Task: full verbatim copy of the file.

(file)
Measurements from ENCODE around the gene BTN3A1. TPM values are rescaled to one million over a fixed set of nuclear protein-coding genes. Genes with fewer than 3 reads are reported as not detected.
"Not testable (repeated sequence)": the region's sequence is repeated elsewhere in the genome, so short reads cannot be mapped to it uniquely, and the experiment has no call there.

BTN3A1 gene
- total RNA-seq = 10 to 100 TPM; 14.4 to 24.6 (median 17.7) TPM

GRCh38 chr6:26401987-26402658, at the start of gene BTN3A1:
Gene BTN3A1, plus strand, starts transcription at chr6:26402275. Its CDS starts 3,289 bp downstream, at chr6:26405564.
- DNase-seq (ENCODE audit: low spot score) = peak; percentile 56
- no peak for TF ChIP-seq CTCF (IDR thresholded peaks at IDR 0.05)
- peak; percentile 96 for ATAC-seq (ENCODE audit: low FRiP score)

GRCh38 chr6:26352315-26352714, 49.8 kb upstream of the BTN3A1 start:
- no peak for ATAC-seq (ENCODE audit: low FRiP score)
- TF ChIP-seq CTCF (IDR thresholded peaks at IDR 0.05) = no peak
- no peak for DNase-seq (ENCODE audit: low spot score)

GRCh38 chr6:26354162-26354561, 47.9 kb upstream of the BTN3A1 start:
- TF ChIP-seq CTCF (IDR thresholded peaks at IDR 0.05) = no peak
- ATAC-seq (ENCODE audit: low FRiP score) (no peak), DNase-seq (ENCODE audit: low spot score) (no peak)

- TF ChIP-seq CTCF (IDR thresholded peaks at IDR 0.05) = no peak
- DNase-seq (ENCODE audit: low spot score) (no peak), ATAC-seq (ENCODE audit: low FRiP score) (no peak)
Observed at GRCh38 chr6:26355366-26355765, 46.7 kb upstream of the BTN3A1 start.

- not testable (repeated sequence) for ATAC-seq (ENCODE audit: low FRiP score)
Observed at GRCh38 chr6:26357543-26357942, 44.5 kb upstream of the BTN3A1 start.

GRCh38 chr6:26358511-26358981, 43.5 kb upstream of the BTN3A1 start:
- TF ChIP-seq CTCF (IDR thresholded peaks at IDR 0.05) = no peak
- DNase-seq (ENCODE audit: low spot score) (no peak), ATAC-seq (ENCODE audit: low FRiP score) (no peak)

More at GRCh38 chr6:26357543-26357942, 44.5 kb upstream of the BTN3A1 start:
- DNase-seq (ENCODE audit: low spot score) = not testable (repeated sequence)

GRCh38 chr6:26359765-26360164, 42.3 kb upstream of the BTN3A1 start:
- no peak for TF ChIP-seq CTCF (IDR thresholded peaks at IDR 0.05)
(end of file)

Measurements from ENCODE around the gene BTN3A1. TPM values are rescaled to one million over a fixed set of nuclear protein-coding genes. Genes with fewer than 3 reads are reported as not detected.
"Not testable (repeated sequence)": the region's sequence is repeated elsewhere in the genome, so short reads cannot be mapped to it uniquely, and the experiment has no call there.

BTN3A1 gene
- total RNA-seq = 10 to 100 TPM; 14.4 to 24.6 (median 17.7) TPM

GRCh38 chr6:26401987-26402658, at the start of gene BTN3A1:
Gene BTN3A1, plus strand, starts transcription at chr6:26402275. Its CDS starts 3,289 bp downstream, at chr6:26405564.
- DNase-seq (ENCODE audit: low spot score) = peak; percentile 56
- no peak for TF ChIP-seq CTCF (IDR thresholded peaks at IDR 0.05)
- peak; percentile 96 for ATAC-seq (ENCODE audit: low FRiP score)

GRCh38 chr6:26352315-26352714, 49.8 kb upstream of the BTN3A1 start:
- no peak for ATAC-seq (ENCODE audit: low FRiP score)
- TF ChIP-seq CTCF (IDR thresholded peaks at IDR 0.05) = no peak
- no peak for DNase-seq (ENCODE audit: low spot score)

GRCh38 chr6:26354162-26354561, 47.9 kb upstream of the BTN3A1 start:
- TF ChIP-seq CTCF (IDR thresholded peaks at IDR 0.05) = no peak
- ATAC-seq (ENCODE audit: low FRiP score) (no peak), DNase-seq (ENCODE audit: low spot score) (no peak)

- TF ChIP-seq CTCF (IDR thresholded peaks at IDR 0.05) = no peak
- DNase-seq (ENCODE audit: low spot score) (no peak), ATAC-seq (ENCODE audit: low FRiP score) (no peak)
Observed at GRCh38 chr6:26355366-26355765, 46.7 kb upstream of the BTN3A1 start.

- not testable (repeated sequence) for ATAC-seq (ENCODE audit: low FRiP score)
Observed at GRCh38 chr6:26357543-26357942, 44.5 kb upstream of the BTN3A1 start.

GRCh38 chr6:26358511-26358981, 43.5 kb upstream of the BTN3A1 start:
- TF ChIP-seq CTCF (IDR thresholded peaks at IDR 0.05) = no peak
- DNase-seq (ENCODE audit: low spot score) (no peak), ATAC-seq (ENCODE audit: low FRiP score) (no peak)

More at GRCh38 chr6:26357543-26357942, 44.5 kb upstream of the BTN3A1 start:
- DNase-seq (ENCODE audit: low spot score) = not testable (repeated sequence)

GRCh38 chr6:26359765-26360164, 42.3 kb upstream of the BTN3A1 start:
- no peak for TF ChIP-seq CTCF (IDR thresholded peaks at IDR 0.05)